Invisible Soundtrack

On Kid A, Radiohead learns to disappear -- then reappear -- completely

But how do you save a corpse? Answer: You don't. You follow your curiosities without thinking about grand statements or profound thoughts, because they're usually transparent and ultimately tiny. Ask U2, who tried and failed most colossally on '97's Pop to merge the computer-based and the guitar-based; it was a failure because they attempted to integrate electronic dance music into rock rather than creating something uniquely both; R.E.M. attempted a similar merger on '98's Up but fell short because the listener never got the idea that they truly cared for, were bowled over by, electronic music and therefore approached it more as a curio than as an inevitability. Coming from the opposite camp, dance masters the Chemical Brothers and Fatboy Slim funnel rock into house and do it quite well; techno-geek Moby's Play is a remarkable example of melding the past and the future into a kind of present. But Radiohead has discovered a sound that is neither and both. Were they to simply toss in some breakbeats behind their rock songs, add a drum & bass riff here and a techno breakdown in the middle over there, Kid A would have failed.

Radiohead has uncovered a delicate, elusive line, and lives there, on Kid A.
Radiohead has uncovered a delicate, elusive line, and lives there, on Kid A.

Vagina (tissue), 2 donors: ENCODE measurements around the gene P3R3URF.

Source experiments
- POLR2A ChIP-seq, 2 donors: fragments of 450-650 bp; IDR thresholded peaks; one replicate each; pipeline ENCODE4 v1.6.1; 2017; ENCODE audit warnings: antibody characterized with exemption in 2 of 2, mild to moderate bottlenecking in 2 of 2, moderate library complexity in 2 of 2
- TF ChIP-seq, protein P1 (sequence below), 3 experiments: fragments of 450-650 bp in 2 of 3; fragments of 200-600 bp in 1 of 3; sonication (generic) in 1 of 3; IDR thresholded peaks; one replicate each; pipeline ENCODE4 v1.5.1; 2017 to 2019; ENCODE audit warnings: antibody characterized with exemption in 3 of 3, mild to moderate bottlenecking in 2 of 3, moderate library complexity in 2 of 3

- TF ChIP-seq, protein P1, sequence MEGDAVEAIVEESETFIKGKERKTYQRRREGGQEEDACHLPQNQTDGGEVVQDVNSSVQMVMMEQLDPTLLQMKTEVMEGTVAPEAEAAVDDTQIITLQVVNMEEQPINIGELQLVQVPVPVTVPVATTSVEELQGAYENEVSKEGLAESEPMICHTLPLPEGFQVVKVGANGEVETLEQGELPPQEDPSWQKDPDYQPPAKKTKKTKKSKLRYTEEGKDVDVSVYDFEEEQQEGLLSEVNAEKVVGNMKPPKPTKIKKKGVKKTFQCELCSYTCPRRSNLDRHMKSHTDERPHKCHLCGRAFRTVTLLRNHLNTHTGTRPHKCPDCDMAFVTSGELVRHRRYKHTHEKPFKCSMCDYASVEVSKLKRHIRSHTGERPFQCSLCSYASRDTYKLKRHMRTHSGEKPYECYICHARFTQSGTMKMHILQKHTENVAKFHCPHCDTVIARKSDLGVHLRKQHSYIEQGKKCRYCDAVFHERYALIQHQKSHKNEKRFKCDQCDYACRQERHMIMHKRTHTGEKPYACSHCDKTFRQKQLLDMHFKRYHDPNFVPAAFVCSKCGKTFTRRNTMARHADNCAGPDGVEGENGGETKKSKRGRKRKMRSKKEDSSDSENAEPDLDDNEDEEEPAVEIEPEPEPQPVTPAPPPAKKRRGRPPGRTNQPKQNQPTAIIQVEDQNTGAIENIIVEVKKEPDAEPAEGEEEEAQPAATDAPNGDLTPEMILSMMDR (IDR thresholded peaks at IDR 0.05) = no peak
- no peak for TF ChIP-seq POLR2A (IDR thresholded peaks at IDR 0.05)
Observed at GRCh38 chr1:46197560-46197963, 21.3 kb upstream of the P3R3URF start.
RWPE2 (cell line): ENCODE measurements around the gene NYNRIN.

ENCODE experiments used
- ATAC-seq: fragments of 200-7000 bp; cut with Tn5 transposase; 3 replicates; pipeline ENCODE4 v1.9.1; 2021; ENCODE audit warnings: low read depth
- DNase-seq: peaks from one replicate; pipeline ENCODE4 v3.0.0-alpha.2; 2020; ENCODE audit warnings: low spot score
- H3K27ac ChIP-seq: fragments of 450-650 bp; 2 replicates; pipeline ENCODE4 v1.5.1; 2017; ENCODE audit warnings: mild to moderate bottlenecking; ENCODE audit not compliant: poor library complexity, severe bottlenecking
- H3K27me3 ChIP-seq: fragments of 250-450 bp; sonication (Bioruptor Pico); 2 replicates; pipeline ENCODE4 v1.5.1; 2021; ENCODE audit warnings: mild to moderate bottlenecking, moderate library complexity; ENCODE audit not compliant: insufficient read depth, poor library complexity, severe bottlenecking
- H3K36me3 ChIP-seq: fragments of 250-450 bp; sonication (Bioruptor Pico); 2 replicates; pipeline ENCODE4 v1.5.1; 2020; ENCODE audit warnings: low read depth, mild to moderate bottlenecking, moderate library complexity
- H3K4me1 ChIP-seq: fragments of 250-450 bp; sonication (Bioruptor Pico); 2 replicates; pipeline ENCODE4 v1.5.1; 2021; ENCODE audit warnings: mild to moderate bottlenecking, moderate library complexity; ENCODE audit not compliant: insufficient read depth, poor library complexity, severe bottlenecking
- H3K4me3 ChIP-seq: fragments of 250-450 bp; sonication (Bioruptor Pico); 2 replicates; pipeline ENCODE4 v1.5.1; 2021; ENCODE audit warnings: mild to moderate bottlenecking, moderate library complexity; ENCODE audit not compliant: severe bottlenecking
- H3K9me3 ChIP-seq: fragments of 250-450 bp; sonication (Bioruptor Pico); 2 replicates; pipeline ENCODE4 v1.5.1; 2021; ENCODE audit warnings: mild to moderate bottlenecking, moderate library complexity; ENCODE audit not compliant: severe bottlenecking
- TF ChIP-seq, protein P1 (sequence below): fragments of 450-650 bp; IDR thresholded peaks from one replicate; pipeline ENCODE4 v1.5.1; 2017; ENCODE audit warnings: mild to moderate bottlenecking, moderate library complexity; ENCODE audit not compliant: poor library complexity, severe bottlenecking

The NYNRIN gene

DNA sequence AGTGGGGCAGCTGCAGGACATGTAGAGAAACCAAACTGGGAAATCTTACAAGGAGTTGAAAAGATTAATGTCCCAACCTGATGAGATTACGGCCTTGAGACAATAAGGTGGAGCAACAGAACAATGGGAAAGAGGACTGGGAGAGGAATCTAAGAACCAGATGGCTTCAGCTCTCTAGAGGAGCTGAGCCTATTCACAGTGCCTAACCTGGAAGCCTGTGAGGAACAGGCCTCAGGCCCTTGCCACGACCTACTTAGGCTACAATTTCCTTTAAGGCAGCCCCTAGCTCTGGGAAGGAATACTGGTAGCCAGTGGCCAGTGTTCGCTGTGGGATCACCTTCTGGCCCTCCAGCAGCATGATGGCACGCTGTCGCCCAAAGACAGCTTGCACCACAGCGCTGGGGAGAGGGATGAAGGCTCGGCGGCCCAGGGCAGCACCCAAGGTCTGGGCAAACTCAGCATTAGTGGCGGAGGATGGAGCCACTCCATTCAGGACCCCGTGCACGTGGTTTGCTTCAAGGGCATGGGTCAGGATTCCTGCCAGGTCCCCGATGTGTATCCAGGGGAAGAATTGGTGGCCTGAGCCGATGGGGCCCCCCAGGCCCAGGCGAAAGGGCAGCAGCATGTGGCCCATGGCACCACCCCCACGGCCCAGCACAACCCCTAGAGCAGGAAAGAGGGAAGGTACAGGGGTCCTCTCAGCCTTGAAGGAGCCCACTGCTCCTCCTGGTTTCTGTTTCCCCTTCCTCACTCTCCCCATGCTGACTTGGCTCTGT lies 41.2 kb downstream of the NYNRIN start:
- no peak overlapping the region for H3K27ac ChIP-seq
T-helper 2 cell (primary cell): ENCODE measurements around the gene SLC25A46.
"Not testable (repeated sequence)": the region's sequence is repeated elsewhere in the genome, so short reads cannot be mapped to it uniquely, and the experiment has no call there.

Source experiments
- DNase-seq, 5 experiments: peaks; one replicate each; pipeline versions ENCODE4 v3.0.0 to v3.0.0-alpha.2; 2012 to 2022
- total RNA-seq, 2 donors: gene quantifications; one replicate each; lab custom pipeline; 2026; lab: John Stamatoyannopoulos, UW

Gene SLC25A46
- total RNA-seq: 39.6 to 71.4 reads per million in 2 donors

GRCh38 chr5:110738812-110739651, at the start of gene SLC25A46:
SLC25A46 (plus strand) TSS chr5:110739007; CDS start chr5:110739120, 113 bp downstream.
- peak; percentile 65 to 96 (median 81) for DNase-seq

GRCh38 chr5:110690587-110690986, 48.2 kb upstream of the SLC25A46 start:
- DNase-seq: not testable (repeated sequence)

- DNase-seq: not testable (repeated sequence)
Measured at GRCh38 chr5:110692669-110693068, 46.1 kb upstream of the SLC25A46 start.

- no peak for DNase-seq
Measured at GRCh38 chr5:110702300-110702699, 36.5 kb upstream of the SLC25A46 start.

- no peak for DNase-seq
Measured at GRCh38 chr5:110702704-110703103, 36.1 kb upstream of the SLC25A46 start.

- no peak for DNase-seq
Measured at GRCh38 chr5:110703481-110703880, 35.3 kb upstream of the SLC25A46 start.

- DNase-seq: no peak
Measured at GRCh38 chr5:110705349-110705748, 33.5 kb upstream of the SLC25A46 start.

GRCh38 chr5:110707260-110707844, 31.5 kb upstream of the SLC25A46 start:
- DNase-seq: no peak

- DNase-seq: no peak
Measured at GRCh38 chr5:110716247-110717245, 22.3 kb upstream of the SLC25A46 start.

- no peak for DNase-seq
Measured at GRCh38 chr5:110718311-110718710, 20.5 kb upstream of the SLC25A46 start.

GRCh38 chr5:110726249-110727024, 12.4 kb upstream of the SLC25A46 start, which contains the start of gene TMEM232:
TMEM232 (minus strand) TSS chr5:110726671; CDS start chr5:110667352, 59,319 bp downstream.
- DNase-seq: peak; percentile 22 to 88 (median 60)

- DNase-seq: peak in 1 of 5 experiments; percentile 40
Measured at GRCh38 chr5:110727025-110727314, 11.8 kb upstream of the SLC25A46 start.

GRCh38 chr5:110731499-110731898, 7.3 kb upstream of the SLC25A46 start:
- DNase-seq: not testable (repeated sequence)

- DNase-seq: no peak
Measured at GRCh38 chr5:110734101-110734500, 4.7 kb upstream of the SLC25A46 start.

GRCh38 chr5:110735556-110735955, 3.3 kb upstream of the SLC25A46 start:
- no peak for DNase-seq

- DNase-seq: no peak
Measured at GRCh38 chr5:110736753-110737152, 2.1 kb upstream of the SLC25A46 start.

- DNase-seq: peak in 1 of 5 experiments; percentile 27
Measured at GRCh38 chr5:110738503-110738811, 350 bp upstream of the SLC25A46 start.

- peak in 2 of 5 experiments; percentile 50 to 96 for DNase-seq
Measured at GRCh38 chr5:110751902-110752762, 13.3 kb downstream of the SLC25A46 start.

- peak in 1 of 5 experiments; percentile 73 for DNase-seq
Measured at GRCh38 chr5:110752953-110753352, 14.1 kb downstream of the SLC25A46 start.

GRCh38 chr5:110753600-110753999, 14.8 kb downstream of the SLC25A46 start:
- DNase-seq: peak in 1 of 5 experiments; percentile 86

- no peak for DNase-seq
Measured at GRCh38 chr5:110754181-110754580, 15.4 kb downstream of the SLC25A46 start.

But they found the delicate, elusive line, the line that understands parody and rip-off and knows when not to breach it, that understands why the Rolling Stones' Emotional Rescue was such a pathetic attempt by a great band to appropriate disco, a sound they didn't understand or, it seems, even like all that much; that understands that there's a way to experiment and acknowledge without pooping out a parody. And the only way to succeed in such an endeavor is through total immersion: Locking yourself in a room with a computer and coming to appreciate that the potential inside the plastic is a different sort of potential, with different strengths and weaknesses, with wider parameters and curious quirks. To succeed in this world, you have to live inside it, and it's a dry and lonely place. But then, when you step outside that gray-beige room, the colors reappear, as do the moisture and the fresh new world, and what was once a load of ones and zeroes has been magically transformed into blues, greens, reds and yellows; the sunlight is brilliant; and the sounds are gorgeous. "I've lost myself," sings Yorke, then continues: "It's beautiful."

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